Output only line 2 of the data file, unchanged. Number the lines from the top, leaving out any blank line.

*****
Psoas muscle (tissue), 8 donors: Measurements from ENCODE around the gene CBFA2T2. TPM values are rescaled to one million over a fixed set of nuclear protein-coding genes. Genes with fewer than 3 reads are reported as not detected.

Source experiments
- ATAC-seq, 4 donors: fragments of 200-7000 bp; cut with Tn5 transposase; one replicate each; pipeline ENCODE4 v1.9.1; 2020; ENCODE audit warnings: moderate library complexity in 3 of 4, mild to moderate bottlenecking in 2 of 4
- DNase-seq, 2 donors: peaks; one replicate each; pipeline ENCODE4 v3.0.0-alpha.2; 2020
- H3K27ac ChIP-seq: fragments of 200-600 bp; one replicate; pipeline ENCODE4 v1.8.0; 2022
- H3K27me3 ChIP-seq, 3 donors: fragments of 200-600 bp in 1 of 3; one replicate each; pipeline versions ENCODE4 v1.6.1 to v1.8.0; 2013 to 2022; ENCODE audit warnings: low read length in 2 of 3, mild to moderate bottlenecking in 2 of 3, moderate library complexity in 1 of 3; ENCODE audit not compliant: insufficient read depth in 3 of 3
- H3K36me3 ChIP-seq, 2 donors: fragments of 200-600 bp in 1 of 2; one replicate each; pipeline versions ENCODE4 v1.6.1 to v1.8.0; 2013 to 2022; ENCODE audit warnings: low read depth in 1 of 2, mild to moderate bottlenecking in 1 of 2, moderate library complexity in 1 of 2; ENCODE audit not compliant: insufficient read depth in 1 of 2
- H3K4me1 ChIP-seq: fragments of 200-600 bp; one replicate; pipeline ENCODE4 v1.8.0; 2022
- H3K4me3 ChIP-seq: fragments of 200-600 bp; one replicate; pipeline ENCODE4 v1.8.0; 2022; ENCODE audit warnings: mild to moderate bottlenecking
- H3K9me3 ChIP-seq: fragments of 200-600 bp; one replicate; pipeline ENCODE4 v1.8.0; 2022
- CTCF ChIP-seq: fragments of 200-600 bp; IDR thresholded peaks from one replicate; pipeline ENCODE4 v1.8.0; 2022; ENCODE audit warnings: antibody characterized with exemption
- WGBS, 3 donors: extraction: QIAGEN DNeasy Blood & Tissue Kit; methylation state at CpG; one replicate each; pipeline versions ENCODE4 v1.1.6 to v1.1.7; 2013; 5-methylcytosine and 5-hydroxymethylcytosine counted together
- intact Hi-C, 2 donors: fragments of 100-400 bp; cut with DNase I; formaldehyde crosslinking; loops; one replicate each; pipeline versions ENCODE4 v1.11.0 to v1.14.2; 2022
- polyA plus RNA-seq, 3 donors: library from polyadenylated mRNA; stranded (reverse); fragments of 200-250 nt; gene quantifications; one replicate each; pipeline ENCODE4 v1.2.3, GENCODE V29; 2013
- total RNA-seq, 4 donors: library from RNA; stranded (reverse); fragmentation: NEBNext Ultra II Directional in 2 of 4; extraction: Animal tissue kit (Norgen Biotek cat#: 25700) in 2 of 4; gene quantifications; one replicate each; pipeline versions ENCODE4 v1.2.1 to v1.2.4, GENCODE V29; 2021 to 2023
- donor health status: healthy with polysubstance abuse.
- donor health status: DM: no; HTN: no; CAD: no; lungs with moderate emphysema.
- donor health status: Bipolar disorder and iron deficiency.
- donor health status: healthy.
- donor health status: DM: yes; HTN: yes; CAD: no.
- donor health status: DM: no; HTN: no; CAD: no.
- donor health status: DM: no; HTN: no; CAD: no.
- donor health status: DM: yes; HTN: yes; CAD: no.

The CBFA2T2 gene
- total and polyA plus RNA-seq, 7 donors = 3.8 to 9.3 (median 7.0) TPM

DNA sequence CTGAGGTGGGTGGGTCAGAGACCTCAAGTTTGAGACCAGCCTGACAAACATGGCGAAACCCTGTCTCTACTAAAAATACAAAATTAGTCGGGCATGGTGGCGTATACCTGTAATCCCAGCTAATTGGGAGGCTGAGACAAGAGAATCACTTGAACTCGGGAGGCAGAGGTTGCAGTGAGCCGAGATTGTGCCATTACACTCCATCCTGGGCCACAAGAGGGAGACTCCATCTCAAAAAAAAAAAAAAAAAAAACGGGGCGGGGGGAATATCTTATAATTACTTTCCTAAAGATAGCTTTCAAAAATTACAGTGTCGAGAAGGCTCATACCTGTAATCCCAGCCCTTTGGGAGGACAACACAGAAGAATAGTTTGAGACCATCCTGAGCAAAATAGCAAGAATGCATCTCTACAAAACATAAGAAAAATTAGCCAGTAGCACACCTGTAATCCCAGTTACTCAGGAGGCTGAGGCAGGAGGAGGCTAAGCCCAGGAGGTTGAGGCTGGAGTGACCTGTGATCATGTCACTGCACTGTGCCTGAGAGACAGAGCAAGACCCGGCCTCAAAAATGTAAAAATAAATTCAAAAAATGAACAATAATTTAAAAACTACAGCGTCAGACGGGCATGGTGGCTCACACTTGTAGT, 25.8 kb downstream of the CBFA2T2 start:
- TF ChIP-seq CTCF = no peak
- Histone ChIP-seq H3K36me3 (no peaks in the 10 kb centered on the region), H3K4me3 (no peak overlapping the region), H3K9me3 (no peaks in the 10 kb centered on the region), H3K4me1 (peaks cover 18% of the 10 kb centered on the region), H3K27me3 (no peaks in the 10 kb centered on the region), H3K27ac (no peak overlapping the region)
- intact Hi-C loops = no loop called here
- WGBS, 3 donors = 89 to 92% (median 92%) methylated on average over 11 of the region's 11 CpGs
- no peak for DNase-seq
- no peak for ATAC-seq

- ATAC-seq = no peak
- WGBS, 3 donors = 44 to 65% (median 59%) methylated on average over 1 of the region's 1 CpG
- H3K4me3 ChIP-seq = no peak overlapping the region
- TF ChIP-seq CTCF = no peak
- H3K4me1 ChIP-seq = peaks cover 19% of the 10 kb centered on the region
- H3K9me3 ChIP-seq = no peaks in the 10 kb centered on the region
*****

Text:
Source experiments